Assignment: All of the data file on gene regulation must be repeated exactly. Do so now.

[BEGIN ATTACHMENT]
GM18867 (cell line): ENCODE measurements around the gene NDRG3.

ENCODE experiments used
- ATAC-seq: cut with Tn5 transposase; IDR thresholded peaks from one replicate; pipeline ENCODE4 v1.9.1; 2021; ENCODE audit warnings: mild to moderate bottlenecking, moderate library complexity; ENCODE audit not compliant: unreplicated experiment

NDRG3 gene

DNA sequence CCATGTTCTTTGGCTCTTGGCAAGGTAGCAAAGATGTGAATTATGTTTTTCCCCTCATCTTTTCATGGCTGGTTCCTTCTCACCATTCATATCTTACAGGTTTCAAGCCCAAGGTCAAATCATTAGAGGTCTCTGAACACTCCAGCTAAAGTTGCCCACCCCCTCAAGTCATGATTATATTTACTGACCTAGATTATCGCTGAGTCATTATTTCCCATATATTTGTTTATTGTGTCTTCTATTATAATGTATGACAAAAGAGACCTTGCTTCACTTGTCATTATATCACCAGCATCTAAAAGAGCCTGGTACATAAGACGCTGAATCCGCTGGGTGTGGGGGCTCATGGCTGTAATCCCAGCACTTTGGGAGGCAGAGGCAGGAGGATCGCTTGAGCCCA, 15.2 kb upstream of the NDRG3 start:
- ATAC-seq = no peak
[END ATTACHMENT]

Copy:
GM18867 (cell line): ENCODE measurements around the gene NDRG3.

ENCODE experiments used
- ATAC-seq: cut with Tn5 transposase; IDR thresholded peaks from one replicate; pipeline ENCODE4 v1.9.1; 2021; ENCODE audit warnings: mild to moderate bottlenecking, moderate library complexity; ENCODE audit not compliant: unreplicated experiment

NDRG3 gene

DNA sequence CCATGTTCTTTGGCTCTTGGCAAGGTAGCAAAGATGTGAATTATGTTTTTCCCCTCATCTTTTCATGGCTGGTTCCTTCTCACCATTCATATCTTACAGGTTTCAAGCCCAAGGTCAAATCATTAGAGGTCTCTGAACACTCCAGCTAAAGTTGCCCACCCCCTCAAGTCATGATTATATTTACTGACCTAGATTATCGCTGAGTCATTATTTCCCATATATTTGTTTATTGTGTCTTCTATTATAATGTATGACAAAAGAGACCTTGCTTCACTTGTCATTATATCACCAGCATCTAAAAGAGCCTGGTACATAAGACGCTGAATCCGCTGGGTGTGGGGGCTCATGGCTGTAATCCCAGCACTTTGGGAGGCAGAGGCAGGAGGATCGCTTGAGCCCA, 15.2 kb upstream of the NDRG3 start:
- ATAC-seq = no peak